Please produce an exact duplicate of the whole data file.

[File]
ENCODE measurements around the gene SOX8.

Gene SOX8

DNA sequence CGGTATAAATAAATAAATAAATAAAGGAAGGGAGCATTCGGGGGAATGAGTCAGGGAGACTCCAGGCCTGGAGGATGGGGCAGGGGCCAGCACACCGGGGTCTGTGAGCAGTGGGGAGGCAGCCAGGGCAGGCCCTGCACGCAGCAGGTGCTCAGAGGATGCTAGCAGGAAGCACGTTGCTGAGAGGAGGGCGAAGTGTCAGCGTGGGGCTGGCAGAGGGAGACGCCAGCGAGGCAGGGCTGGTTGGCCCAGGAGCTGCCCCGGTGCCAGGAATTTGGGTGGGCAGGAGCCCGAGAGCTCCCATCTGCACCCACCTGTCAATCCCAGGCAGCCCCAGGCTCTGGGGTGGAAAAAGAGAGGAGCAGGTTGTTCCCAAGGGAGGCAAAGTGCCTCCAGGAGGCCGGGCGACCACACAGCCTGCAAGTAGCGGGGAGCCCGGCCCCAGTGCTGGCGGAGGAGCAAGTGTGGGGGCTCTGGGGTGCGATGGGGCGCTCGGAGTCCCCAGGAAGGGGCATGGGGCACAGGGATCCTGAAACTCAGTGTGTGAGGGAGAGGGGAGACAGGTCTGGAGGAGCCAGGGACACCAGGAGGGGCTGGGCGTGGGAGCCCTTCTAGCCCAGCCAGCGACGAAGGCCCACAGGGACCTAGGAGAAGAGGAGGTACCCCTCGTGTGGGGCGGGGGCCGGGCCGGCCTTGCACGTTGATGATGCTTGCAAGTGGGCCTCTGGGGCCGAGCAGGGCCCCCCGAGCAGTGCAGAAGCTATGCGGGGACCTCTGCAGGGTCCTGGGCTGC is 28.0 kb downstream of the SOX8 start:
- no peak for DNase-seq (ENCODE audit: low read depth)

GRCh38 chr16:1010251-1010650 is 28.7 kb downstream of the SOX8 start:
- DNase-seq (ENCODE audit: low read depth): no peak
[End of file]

ENCODE measurements around the gene SOX8.

Gene SOX8

DNA sequence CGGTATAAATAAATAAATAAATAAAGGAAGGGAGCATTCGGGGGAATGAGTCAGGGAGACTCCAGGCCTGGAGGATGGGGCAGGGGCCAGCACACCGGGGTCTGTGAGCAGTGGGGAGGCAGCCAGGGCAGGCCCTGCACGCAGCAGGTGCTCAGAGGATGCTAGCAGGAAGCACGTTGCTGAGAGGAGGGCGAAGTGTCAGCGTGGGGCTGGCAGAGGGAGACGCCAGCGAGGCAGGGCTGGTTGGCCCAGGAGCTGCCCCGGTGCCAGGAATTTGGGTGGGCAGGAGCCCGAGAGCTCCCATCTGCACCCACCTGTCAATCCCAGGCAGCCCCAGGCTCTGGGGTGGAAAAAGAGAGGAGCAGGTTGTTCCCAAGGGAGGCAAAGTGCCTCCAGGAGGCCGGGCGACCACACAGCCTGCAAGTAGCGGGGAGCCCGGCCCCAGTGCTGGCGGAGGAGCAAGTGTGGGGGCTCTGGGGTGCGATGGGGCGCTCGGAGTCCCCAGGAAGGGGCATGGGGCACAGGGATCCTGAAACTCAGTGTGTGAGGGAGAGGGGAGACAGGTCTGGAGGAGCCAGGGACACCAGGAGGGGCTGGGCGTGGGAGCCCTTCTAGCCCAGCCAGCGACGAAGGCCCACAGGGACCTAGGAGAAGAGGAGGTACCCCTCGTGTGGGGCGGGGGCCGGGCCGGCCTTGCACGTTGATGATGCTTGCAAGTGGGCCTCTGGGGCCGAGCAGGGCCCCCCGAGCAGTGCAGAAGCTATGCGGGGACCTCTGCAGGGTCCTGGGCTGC is 28.0 kb downstream of the SOX8 start:
- no peak for DNase-seq (ENCODE audit: low read depth)

GRCh38 chr16:1010251-1010650 is 28.7 kb downstream of the SOX8 start:
- DNase-seq (ENCODE audit: low read depth): no peak